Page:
Is the tolerance and diversity crowd really as tolerant and diverse as they claim?
Consider this story from the Washington Free Beacon about the Free Speech bus created by the National Organization for Marriage.
A bus with social conservative slogans denouncing transgenderism was vandalized Thursday in New York City by trans activists.
[…][T]he bus never left New York. The National Organization for Marriage announced Thursday that the bus had been defaced by angry activists wielding hammers.
Oh, such hate speech! Much offended. Only hammers could fix this problem of other people having different opinions than the secular left extremists.
They even attacked the driver:
National Organization for Marriage president Brian Brown told USA Today that the driver of the bus tried to stop the vandals, but was tackled by one of the activists.
Newsbusters also reported on the mainstream media’s coverage of the attack:
If you’re not convinced the media is on board with the LGBT agenda, think again.
On the evening of March 23, NYC vandals damaged a bus displaying a conservative message about gender, and even tackled the vehicle’s driver. Although liberal media outlets condemned the bus’s message prior to the incident, few reported on the vandalism and its ironic assault on free speech. And if they did, biased headlines labelled the vehicle “transphobic” or “anti-transgender.”
However, the #FreeSpeechBus doesn’t promote hate; it promotes science. A joint effort between the National Organization for Marriage, the International Organization for the Family and conservative activist group Citizen Go, the bus and its activists are holding rallies and press conferences in key East Coast cities. Their message — and the words emblazoned on the bright orange vehicle — are simple: “It’s biology: Boys are boys … and always will be. Girls are girls … and always will be. You can’t change sex. Respect all.”
Nevertheless, USA Today writer Melanie Eversley headlined her piece: “Bus with anti-transgender message is vandalized in NYC.” Fusion reporter Rafi Schwartz took the same track, writing: “A transphobic ‘free speech’ bus hit the streets of New York — and was immediately vandalized.”
Huffington Post Trends Reporter Elyse Wanshel reported on the bus before it was defaced, condemning its “transphobic message of hate.” So far, Huff Post has not published any stories about the vandalism.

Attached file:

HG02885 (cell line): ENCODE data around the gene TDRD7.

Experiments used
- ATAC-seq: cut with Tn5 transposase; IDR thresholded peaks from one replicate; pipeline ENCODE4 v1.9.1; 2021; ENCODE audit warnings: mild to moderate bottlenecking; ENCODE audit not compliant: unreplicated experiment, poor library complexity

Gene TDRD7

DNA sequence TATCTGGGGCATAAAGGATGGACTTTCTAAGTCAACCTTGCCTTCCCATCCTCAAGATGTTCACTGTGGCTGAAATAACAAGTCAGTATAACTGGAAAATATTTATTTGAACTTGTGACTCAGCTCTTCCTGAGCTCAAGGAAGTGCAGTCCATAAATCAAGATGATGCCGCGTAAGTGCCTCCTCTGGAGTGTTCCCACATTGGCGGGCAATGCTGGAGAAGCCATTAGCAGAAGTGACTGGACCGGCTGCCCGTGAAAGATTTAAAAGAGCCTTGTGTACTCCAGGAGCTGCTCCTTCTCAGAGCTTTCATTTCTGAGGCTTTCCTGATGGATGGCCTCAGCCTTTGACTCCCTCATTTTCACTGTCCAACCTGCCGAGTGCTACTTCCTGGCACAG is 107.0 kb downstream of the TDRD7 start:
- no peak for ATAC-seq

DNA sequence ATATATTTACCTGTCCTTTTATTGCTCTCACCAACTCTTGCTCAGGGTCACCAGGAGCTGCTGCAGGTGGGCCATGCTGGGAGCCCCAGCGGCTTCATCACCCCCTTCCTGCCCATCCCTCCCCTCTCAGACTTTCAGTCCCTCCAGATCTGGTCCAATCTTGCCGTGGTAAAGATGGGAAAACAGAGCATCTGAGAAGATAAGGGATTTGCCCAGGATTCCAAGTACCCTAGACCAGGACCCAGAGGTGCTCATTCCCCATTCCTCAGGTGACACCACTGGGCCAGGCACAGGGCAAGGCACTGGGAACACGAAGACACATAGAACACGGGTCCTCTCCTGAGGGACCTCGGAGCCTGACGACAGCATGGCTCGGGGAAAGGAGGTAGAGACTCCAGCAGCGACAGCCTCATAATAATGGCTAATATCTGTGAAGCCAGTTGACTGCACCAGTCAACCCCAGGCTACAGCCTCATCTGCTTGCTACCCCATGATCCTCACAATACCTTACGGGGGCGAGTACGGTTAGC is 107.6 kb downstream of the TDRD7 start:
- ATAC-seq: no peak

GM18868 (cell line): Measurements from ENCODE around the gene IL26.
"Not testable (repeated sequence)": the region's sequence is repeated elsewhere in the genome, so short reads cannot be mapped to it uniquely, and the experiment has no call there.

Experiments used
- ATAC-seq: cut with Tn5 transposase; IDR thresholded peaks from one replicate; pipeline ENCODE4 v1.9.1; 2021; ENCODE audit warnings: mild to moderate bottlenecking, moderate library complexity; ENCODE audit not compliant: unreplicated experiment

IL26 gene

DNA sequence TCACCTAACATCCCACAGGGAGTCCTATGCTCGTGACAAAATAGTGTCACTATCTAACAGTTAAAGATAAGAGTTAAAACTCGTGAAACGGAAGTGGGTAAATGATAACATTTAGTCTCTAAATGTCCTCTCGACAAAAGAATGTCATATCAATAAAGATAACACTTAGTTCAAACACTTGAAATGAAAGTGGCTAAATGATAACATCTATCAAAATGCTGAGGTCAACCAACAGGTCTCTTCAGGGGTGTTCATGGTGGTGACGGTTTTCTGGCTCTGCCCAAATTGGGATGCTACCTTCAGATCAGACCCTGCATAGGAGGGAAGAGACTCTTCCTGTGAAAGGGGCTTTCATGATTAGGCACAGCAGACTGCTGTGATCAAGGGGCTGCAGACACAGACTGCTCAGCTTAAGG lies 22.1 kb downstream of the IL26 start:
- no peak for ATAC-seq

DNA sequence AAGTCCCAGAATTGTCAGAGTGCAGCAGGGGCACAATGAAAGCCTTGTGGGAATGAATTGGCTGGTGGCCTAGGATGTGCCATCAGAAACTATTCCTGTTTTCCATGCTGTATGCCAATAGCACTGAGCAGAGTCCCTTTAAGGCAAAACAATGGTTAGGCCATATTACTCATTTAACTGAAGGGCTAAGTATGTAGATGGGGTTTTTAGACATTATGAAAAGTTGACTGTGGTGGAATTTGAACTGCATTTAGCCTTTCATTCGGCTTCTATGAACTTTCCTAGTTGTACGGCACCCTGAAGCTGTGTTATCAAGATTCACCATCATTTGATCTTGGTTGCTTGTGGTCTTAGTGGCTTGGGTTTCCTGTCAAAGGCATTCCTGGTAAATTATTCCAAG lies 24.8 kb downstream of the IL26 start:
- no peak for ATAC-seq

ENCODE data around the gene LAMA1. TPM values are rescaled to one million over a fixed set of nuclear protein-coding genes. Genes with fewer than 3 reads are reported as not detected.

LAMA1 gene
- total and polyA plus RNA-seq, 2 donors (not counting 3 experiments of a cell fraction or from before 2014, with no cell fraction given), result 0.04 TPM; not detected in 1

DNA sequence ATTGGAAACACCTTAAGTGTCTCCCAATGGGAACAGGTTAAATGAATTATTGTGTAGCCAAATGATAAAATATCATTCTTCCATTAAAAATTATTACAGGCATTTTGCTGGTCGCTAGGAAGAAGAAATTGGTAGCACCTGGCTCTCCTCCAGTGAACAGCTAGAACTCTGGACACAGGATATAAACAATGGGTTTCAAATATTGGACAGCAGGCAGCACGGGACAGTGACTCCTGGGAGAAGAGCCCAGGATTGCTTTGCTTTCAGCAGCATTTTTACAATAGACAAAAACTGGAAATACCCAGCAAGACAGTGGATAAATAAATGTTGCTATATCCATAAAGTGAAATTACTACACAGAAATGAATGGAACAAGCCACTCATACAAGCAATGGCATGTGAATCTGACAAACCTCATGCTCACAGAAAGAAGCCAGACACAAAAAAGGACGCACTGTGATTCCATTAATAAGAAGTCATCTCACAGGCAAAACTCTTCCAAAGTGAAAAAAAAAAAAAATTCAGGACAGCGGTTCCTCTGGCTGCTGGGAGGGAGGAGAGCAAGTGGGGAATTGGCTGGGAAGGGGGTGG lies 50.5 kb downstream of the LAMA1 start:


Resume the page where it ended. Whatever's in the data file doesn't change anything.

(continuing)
It’s clear that we have different degrees of sin when we consider the warnings of Scripture. There are at least twenty-two references in the New Testament to degrees of rewards that are given to the saints in heaven. There are different levels, different rewards, and different roles in heaven. The Bible warns us against adding to the severity of our judgment. Jesus said to Pontius Pilate, “He who delivered me over to you has the greater sin” (John 19:11). Jesus measures and evaluates guilt, and with the greater guilt and greater responsibility comes the greater judgment. It’s a motif that permeates the New Testament.
The idea of gradation of sin and reward is based upon God’s justice. If I commit twice as many sins as another person, justice demands that the punishment fits the crime. If I’ve been twice as virtuous as another person, justice demands that I get more of a reward. God tells us that entrance into heaven will be only on the basis of the merit of Christ, but once we get to heaven, rewards will be dispensed according to works. Those who have been abundant in good works will receive an abundant reward. Those who have been derelict and negligent in good works will have a small reward in heaven. By the same token, those who have been grievous enemies of God will have severe torments in hell. Those who have been less hostile will have a lesser punishment at the hands of God. He is perfectly just, and when He judges, He will take into account all of the extenuating circumstances. Jesus said, “I tell you, on the day of judgment people will give account for every careless word they speak” (Matt. 12:36).
I thought it was ironic that, earlier this very week, my friend Dina sent me a sermon where that exact passage (John 19) was brought up by the pastor.
I think the correct position is that any sin is enough to separate you from God, but some sins are more severe than others in God’s objective standard of right and wrong.
First, to say all sins are the same is to confuse the effect of sin with the heinousness of sin. While all sins are equal in their effect (they separate us from God), they are not all equally heinous.